Campaign to Stop Killer Robot

It is widely accepted that ‘responsibility’ has been ambiguous, having found exactly who is to blame for that, as fully autonomous weapons has emerged. In terms of the background why the nations have tried to develop fully autonomous weapons, like a killer robot, It is made because no one wants to take responsibility for the decision when they set targets and press button for missiles. That is to say, they shift the blame on the robot, which is problematic these days, because the robot can make mistakes and they are not sure whether it can distinguish citizens and the enemies or not.
Recently, at the first Convention on Conventional Weapons meeting of experts on lethal autonomous weapons systems held at the UN in Geneva on 13-16 May 2014. A substantial of countries pay attention to the relevance of international human rights law in their statements, including Croatia, Egypt, the Holy sees, Mexico, Sierra Leone, and South Africa. Also, Human Rights Watch and Harvard Law School’s International Human Rights Clinic issued the 26-page report Shaking the foundations; The Human Rights Implications of Killer Robots in May. The reports finds that fully autonomous weapons could contravene fundamental human rights. That’s why…

>>They could be prone to killing people unlawfully because the weapons could not be programmed to handle every situation. According to roboticists, there is little prospect that fully autonomous weapon will ever possess human qualities, such as judgment, that facilitate compliance with the right to life in unforeseen situations.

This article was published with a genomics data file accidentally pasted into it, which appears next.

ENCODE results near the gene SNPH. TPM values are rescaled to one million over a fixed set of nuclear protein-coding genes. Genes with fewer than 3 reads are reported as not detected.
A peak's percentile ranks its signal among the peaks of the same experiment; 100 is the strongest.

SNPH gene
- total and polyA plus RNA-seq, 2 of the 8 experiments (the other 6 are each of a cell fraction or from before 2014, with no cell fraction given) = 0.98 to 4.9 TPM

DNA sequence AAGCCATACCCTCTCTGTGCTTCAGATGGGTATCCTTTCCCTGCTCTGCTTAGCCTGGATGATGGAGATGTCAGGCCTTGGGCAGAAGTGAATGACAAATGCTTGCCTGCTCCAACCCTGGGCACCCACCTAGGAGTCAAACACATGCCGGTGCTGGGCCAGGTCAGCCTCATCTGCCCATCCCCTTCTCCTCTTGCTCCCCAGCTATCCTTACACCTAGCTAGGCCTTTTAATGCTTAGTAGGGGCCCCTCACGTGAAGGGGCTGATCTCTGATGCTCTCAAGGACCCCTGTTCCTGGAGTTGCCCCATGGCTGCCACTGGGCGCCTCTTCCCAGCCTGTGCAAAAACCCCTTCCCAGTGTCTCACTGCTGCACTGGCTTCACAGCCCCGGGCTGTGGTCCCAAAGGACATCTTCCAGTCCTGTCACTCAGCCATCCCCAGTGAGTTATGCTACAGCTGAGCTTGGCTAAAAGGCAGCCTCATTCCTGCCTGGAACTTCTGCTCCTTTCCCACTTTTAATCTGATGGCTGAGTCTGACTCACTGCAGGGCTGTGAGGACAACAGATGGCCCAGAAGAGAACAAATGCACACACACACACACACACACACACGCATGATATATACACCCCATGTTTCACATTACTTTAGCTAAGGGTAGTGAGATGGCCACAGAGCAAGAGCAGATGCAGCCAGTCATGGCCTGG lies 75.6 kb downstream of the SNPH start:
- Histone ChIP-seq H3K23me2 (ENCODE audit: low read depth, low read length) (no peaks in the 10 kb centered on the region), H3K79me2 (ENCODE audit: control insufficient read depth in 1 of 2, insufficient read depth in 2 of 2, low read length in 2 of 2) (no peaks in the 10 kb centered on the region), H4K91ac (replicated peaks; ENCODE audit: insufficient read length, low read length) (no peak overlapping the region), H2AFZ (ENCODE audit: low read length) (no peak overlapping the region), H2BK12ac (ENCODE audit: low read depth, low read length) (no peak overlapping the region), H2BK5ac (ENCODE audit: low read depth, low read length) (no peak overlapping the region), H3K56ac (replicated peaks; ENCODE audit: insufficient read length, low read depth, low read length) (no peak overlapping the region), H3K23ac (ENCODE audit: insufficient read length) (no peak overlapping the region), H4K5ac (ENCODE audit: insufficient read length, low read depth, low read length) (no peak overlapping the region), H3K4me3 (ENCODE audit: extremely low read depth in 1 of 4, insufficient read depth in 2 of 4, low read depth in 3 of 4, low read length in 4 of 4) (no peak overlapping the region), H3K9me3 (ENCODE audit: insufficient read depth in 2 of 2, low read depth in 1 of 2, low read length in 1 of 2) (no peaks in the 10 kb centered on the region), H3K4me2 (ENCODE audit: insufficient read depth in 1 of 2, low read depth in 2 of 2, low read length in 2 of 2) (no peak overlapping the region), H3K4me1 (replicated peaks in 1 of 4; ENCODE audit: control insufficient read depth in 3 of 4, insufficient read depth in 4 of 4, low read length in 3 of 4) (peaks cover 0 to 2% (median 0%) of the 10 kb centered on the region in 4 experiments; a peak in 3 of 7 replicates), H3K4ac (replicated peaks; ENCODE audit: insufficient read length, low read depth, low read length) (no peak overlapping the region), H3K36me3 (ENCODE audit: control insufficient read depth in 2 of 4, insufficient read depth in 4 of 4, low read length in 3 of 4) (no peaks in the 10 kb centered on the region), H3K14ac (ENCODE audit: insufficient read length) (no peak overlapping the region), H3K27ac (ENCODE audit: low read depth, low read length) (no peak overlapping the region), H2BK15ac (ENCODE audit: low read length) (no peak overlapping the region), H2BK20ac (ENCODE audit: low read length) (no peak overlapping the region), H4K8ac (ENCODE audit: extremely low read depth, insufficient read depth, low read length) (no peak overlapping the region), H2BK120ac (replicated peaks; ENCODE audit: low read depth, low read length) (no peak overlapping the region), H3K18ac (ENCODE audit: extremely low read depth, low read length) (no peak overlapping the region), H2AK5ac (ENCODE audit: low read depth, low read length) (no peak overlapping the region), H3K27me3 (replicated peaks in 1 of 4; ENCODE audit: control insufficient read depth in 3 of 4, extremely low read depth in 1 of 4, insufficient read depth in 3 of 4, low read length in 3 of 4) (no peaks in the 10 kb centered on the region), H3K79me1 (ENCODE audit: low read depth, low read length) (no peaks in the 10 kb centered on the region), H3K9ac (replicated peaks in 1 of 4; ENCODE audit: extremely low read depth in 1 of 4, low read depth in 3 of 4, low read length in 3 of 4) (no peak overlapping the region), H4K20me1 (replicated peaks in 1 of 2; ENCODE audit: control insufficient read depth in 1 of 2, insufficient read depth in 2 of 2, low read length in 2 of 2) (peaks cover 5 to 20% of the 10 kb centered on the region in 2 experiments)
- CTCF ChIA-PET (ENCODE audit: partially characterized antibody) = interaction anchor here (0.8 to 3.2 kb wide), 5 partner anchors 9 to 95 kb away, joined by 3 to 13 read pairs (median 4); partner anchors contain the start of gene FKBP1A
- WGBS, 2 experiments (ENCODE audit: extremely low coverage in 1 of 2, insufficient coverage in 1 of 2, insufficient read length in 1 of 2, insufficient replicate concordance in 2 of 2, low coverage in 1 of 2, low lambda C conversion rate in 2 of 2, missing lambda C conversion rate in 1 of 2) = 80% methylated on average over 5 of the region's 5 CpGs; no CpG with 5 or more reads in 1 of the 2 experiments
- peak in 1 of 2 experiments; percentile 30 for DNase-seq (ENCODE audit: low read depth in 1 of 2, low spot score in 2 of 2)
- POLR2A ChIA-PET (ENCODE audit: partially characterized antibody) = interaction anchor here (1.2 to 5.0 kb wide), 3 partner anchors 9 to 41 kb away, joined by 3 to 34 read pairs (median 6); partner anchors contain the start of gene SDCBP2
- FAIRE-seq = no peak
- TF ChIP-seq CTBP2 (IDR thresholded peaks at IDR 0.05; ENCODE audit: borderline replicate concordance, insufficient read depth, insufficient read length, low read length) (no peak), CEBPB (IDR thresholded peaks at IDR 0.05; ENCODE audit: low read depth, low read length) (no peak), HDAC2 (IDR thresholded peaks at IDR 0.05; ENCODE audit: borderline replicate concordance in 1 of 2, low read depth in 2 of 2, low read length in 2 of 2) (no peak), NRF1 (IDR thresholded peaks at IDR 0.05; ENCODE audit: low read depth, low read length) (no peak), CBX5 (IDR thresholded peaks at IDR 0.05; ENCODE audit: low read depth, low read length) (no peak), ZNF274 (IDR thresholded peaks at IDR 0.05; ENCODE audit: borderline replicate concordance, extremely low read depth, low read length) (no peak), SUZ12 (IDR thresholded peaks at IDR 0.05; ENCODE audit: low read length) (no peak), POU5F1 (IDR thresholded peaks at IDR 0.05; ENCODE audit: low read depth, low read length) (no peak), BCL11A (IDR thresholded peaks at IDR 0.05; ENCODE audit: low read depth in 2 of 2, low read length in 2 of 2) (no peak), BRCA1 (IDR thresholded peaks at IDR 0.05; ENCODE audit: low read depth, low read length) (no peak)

>>They would also undermine human dignity, as inanimate machines could not understand or respect the value of life, yet they would have the power to determine when to take it away.

 

>>There may be less meaningful accountability for the actions of a fully autonomous weapon as there would be legal and practical obstacles to holding anyone – superior officer, programmer, or manufacturer – responsible for a robot’s actions. Both criminal and civil law are ill suited to the task.

Plus, in this meeting, some nations mentioned about the crisis of fully autonomous weapons like this…

  • Argentina said that it is concerned about the normalisation of conflict and an arms race that could be triggered by these weapons
  • Brazil stated that robots should not make lethal decisions.
  • Cuba supported the recommendation for a moratorium
  • Indonesia said that LARs had
  • Pakistan stated that a similar approach to that of blinding lasers – a pre-emptive ban treaty – is also needed in response to LARs as well
  • Morocco said that giving de facto the right to kill human beings to machines needs to be examined for human rights requirements
  • Mexico said that legal accountability is needed for LARs, and regulation is needed
  • Sierra Leone raised questions over accountability and responsibility and called for a moratorium
  • Switzerland said that in no circumstances should states delegate the use of lethal force

A case study of the accountability for fully autonomous weapons
**Campaign to Stop Killer Robot